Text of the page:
The drawback for me in this one is that I felt it really only skimmed the surface of a lot of what was going on. I suppose I should have expected it from a book clocking in at only 160 pages, but I still wanted more depth and history. I understand that these young boys would have been sheltered and therefore, because the story was told from their perspectives, we would not be exposed to everything, but I almost felt like they were more sheltered than they would have been and so it was all more brushed over than I hoped it would be. I felt the tension in the situation but if I weren't someone who studies history I probably wouldn't have understood why it was present or its true implications.

Overall, though, this was a well-crafted novel that showcases the profound differences that were present between cultures during the War of 1812 through the innocence and friendship of two young boys living on a battleground. I just wish there had been more in-depth exploration of the situation at hand.
A solid 3 stars.


Review: Black City by Elizabeth Richards

Black City by Elizabeth Richards.

Black City #1.
Page Count: 374.
Published: November 13, 2012.
Published by: G.P. Putnam's Sons BYR.
Source: Won an ARC from Fiona Paul during the Venom Twitter Party.

Goodreads Blurb:
A dark and tender post-apocalyptic love story set in the aftermath of a bloody war.

In a city where humans and Darklings are now separated by a high wall and tensions between the two races still simmer after a terrible war, sixteen-year-olds Ash Fisher, a half-blood Darkling, and Natalie Buchanan, a human and the daughter of the Emissary, meet and do the unthinkable—they fall in love. Bonded by a mysterious connection that causes Ash’s long-dormant heart to beat, Ash and Natalie first deny and then struggle to fight their forbidden feelings for each other, knowing if they’re caught, they’ll be executed—but their feelings are too strong.

When Ash and Natalie then find themselves at the center of a deadly conspiracy that threatens to pull the humans and Darklings back into war, they must make hard choices that could result in both their deaths.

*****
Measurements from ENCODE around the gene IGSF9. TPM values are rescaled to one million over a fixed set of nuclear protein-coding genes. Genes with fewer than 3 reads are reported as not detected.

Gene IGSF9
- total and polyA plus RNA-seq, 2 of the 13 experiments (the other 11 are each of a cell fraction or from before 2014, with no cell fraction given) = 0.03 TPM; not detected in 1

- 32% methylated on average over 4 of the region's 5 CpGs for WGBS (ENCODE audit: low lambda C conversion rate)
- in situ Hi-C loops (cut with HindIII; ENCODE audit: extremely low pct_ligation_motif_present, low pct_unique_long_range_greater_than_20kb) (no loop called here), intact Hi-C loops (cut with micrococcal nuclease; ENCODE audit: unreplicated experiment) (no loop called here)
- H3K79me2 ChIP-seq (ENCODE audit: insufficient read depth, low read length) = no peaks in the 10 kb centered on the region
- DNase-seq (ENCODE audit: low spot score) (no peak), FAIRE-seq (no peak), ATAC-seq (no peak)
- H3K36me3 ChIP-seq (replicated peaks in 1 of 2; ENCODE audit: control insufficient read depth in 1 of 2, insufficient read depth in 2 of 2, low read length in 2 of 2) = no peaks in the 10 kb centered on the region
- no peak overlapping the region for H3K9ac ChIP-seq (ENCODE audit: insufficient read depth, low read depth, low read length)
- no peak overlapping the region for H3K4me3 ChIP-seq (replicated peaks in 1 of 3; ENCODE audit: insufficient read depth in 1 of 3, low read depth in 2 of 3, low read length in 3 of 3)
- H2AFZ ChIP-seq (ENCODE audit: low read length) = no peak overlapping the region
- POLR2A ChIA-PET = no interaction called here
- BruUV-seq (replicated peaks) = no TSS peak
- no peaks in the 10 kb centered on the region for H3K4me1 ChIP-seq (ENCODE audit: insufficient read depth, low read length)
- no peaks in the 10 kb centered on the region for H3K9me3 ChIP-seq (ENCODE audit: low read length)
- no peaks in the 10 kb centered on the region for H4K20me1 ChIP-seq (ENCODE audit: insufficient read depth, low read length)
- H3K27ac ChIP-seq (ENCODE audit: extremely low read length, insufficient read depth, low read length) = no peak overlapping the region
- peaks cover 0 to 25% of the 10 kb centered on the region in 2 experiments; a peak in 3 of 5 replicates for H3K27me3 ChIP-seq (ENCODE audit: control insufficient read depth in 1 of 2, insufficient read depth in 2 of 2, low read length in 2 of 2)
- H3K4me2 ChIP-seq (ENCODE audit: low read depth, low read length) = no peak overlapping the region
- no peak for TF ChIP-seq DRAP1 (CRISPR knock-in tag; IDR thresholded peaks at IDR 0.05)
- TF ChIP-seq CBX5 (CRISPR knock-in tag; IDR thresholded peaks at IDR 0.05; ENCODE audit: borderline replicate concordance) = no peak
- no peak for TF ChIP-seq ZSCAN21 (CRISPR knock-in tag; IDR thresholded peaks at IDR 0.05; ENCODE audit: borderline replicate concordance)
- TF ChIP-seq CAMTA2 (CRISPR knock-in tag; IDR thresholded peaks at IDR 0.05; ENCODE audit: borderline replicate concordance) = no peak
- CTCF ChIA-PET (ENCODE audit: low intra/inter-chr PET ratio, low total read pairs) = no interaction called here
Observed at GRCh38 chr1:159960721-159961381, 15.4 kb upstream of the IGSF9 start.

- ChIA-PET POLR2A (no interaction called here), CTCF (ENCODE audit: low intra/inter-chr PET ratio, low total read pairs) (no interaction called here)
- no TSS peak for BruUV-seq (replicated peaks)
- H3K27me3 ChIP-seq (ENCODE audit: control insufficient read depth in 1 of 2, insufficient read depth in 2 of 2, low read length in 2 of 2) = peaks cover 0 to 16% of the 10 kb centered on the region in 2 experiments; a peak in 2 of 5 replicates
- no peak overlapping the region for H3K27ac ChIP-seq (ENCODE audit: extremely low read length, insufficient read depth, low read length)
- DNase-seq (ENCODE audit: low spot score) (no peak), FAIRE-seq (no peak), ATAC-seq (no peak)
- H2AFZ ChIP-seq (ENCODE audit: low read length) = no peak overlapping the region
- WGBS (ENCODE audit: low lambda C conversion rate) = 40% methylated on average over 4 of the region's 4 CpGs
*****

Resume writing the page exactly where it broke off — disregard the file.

My Review:

Black City has vampires (called Darklings). I am so not a vampire person. I still thought it was a great story. Point for Elizabeth Richards!

This was really an interesting book. There was a lot of world-building to set up, which some people may have trouble keeping straight but which I actually enjoyed. I appreciated the way Richards created an intricate and complicated world with some real depth. This made it easy to get swept up in the politics of it all because there was a lot to the ongoing conflict to consider. I also thought Richards did an excellent job of explaining and justifying her rules to her world. When something scientific or biological about the story is revealed, she doesn't just write it in and expect the readers to accept it. She gives reasons and explains how things work, then follows these rules later on, even surprising readers with their implications. She also drops little hints along the way that come back to be part of major plot points and I have to commend her on the skill with which she wove that together. I do want to note that some of the scenes are very harsh and quite graphic. Richards seems to have taken a no-holds barred approach which I appreciate because it demonstrates the true cruelty of the world they live in, but I still found a scene or two a little hard to read.